The board setup is randomised, which means that no two games will play out in the same way. Though the dinosaur player has access to a deck that refreshes if it runs out of cards, their hand limit is fixed at three cards, with humans having access to any of their cards at any point (unless it’s been burned or discarded). Humans can choose to burn their current hand in order to pick up all of their discard pile and refresh their hand, but this is risky considering that their cards are their health (if they’re unable to play any cards, however, they die as if all cards are lost – the only way to regain played cards from the discard pile is to burn the cards in their hand).
As mentioned, it’s terrifically thematic and the dinosaurs are a real threat that are extremely difficult to succeed against. There’s a few issues with the game that have reared their head, unfortunately – the randomised nature of the board keeps things fresh, but can lead to some really awkward setups of certain spaces, cliffs and electrified fences on the board that make it next to impossible for players to proceed at some points. The board also doesn’t feel spacious enough to accommodate the three dinosaurs – they can easily block routes at any number of points on the board and cause damage to players. The dinosaur player has won every single time the game’s hit the table for my group and this seems to be very common – the balance is off, with the dinosaurs feeling far too powerful.
There are also times when a move becomes impossible (such as being surrounded by cliffs and having your last Climb card eaten by a dinosaur, but also being unable to refresh because doing so would give the dinosaur player their victory). This can be frustrating for the human player who is stuck being unable to do anything, with the situation being completely outside of their control. Likewise with having to roll for doing anything except running; the human player is at a distinct disadvantage here – and with three dinosaurs in play in a relatively small area anyway, this seems like a misjudged attempt to balance the humans vs dinosaurs dynamic. Though it’s thematic for there to be a risk of failure when climbing or sneaking, it’s not necessary for the theme to go this far when it adds to the balancing issues and can cause frustration.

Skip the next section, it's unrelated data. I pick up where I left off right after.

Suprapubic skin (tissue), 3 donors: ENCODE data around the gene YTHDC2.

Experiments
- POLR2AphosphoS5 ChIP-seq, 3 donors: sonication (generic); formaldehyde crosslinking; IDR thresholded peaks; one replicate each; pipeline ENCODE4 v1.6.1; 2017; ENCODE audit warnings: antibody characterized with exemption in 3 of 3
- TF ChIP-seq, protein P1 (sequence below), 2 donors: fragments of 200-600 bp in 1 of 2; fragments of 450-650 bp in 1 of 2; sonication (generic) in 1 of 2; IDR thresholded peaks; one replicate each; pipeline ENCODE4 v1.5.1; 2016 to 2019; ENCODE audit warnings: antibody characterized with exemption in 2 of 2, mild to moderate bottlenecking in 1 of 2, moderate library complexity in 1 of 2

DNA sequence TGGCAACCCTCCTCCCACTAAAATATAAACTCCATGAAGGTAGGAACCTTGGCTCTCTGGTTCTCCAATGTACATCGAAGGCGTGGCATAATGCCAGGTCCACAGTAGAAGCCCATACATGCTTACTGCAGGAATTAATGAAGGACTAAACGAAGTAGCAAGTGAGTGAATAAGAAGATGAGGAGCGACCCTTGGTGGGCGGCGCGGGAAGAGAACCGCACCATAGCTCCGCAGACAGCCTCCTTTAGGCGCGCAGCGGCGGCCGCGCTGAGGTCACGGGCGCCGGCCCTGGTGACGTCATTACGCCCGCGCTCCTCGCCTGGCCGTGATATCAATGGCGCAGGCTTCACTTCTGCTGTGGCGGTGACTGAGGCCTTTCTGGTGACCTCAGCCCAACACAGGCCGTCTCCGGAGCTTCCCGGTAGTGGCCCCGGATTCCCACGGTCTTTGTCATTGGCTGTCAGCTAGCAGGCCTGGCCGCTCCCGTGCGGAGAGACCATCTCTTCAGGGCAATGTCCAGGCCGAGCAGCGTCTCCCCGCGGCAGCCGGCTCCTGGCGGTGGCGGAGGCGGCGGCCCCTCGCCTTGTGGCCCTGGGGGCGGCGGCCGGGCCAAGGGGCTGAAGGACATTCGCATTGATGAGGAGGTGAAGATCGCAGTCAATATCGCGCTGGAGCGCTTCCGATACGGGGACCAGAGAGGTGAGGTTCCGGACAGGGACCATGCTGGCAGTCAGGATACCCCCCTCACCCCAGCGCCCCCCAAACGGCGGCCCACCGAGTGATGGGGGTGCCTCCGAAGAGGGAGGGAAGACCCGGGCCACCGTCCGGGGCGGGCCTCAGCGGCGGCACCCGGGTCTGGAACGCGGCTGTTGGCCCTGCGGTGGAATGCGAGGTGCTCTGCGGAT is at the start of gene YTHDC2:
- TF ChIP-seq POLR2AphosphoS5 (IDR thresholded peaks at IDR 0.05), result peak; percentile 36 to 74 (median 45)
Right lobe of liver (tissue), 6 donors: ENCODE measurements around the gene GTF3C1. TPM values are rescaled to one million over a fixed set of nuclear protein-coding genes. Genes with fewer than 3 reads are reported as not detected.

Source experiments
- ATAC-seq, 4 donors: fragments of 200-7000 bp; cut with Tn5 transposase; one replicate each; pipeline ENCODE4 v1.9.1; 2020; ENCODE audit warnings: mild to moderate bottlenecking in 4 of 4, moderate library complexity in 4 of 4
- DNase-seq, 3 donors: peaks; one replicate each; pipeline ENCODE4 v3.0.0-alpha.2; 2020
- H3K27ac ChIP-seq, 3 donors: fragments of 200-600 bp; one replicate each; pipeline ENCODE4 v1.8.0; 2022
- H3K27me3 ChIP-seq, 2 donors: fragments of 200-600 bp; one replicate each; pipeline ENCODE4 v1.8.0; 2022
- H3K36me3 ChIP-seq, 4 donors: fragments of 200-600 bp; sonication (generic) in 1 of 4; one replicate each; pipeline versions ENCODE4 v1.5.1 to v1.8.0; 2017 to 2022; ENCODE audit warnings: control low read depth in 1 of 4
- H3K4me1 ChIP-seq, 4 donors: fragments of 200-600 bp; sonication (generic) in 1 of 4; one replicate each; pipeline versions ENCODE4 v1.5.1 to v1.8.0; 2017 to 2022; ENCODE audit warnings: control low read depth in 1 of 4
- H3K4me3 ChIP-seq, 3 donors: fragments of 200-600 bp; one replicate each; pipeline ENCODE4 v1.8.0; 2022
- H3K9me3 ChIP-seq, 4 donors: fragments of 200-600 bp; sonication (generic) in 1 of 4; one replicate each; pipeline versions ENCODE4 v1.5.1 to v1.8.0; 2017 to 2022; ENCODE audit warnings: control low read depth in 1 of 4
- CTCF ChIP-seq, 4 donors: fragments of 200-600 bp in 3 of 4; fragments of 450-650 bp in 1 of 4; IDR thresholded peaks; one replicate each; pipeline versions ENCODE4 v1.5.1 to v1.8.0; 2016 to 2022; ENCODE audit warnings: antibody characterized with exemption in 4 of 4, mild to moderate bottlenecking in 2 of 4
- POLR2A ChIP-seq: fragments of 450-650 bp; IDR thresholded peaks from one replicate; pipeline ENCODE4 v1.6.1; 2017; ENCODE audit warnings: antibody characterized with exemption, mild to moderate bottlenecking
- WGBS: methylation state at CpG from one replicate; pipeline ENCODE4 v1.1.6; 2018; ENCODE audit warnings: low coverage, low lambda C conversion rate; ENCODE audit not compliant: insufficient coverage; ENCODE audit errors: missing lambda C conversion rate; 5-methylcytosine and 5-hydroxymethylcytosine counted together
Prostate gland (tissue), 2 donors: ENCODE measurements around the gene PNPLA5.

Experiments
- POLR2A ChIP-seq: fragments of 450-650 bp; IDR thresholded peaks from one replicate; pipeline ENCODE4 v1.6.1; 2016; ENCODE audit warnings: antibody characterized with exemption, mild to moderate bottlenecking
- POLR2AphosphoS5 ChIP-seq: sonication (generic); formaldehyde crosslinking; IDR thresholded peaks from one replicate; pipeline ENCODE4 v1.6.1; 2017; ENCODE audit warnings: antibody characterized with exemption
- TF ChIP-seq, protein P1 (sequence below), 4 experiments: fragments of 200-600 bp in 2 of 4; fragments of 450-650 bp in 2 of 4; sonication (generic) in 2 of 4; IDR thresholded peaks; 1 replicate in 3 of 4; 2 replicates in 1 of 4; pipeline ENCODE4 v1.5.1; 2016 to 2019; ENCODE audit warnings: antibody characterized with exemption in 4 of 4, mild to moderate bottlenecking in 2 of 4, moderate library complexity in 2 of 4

Another issue that’s incredibly apparent is that the rules do suffer from having a lack of clarification on certain actions and situations. The timing for attacks post-sneak or even just emerging from sneaking are a good example of this. Though I was somewhat relieved to find that I wasn’t alone in thinking this – there’s a relatively large number of people seeking clarification for this online – it definitely shows that it’s a big problem. Even having the second version of the rules – which I do – still doesn’t rectify some of the issues found with these issues, unfortunately.
That said, it’s difficult to deny that Jurassic Park: Danger! is a decent adaptation of the film. It’s absolutely dripping with thematically appropriate elements – and if you do need rules clarifications, these can be found relatively painlessly online. The designers do seem to be very responsive in dealing with these questions quickly, which is great to see (but it’s also a little frustrating when they explain the rules clearly; this clarity should be in the box!).
Despite those rules issues, it’s a very straightforward game (‘lay an action card and carry out that action’ being the basis of the gameplay). The randomised setup also keeps things fresh and unique player goals also add a decent amount of replayability – and variety – to proceedings. Ultimately, your enjoyment will come from how much love you have for the source material. As regular readers of my site will know, I’m a huge fan – so this made a big difference.
As a human player, just be prepared to be eaten – a lot. Welcome to Jurassic Park.